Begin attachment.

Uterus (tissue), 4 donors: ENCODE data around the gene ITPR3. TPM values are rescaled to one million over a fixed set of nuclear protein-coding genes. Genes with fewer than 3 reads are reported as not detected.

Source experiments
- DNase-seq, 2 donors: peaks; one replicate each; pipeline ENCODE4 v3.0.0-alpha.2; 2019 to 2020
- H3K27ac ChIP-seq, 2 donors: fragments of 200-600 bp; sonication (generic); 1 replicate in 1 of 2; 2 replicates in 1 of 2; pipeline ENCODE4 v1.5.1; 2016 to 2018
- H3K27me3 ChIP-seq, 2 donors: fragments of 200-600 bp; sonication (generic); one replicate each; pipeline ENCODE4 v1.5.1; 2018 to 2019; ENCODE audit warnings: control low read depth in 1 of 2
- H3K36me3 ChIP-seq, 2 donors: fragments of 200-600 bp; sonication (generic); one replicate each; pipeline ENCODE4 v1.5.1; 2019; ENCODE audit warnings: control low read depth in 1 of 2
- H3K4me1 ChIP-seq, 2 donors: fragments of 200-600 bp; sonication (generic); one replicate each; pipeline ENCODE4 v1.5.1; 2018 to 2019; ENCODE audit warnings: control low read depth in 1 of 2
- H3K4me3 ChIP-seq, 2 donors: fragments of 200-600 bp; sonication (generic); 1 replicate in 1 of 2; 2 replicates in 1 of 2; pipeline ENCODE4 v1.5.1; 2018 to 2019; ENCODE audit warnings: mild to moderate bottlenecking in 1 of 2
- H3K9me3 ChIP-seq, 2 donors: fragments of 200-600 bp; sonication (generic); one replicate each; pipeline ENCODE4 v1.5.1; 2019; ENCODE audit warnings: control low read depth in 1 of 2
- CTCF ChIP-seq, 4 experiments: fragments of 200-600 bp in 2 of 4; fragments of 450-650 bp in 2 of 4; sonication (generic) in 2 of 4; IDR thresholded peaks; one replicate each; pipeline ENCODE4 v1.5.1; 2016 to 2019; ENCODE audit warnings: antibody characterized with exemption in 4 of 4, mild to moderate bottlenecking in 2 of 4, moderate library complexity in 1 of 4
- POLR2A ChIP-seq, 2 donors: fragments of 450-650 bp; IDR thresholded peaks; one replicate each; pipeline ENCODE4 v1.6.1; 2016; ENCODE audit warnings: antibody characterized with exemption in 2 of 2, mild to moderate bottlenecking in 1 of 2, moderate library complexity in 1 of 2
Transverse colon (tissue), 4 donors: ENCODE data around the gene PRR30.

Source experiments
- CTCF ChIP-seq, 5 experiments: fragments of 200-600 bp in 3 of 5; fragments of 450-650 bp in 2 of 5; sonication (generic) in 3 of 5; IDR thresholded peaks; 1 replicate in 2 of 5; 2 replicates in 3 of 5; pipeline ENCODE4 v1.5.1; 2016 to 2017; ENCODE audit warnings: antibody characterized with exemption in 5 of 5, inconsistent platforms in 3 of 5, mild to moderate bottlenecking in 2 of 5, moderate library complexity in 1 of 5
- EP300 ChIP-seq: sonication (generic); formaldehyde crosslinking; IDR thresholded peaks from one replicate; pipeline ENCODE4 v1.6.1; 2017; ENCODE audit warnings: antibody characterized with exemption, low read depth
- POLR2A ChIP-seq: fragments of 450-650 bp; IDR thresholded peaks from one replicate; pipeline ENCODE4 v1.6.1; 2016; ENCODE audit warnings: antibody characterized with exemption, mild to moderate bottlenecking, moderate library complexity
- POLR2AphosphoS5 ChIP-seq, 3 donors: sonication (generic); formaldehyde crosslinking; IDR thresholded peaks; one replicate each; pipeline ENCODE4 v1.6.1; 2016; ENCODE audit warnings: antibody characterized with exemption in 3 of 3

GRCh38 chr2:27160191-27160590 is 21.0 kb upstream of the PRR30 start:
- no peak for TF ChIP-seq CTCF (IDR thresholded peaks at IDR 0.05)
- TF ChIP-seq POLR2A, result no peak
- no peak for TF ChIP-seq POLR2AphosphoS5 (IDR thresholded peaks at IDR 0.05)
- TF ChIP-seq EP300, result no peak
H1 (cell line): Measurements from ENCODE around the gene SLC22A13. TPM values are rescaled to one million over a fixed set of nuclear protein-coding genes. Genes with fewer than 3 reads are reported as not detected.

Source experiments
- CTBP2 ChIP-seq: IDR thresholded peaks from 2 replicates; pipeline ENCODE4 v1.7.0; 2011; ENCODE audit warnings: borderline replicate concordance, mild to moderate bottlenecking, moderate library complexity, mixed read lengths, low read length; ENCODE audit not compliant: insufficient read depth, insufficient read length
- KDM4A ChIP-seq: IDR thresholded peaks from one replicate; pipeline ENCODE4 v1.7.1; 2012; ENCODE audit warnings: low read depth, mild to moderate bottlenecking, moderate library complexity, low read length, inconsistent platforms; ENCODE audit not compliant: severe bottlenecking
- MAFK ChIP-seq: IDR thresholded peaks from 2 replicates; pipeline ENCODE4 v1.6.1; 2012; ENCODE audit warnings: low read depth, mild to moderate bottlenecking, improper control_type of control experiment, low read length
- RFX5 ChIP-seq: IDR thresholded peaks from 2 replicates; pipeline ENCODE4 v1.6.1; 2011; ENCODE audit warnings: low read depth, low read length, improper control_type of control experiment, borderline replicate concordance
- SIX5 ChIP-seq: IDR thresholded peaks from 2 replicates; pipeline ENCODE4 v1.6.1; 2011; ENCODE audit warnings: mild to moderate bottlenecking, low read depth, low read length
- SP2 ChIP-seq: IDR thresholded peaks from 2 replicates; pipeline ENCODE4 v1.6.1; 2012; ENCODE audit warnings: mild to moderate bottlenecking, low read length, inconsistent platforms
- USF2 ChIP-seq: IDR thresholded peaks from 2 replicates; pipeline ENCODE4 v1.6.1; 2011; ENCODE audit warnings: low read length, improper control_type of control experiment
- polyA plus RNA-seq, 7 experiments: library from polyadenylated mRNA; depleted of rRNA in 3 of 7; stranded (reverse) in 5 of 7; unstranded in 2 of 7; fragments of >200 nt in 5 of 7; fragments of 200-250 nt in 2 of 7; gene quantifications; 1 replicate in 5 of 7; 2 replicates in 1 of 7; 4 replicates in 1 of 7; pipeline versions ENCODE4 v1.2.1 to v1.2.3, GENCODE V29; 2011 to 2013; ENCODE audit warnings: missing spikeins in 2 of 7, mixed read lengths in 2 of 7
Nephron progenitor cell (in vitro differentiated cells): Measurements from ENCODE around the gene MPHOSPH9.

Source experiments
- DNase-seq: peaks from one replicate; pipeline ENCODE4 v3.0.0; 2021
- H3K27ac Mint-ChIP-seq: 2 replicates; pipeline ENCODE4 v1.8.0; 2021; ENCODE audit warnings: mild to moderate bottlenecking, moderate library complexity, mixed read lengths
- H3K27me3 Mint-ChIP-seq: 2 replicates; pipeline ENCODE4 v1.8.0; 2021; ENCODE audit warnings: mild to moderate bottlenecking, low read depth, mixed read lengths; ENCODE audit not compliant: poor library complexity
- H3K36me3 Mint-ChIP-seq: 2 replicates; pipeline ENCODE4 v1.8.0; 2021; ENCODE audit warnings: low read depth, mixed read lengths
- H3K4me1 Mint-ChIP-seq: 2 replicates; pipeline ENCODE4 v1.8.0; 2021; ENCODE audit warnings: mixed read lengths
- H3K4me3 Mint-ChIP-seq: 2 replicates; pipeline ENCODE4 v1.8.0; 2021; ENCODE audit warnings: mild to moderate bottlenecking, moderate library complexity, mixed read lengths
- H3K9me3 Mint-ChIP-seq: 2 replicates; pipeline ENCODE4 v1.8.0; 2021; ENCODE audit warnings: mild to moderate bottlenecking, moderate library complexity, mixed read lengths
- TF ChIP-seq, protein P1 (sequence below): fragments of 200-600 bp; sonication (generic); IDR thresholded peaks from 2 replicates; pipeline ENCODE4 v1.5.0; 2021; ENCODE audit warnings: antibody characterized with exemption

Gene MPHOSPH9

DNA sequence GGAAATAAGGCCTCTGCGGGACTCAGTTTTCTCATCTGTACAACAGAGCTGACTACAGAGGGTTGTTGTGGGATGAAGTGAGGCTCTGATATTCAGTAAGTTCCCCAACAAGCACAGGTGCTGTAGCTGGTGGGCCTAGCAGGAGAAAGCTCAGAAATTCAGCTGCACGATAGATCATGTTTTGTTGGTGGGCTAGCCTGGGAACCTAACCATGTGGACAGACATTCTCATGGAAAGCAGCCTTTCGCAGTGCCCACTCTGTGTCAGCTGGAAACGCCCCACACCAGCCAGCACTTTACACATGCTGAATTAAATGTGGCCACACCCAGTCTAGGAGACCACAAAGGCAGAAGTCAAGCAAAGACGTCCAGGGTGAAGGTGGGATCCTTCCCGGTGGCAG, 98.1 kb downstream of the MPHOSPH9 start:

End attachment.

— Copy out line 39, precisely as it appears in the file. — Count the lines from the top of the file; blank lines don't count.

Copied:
- H3K4me1 Mint-ChIP-seq: 2 replicates; pipeline ENCODE4 v1.8.0; 2021; ENCODE audit warnings: mixed read lengths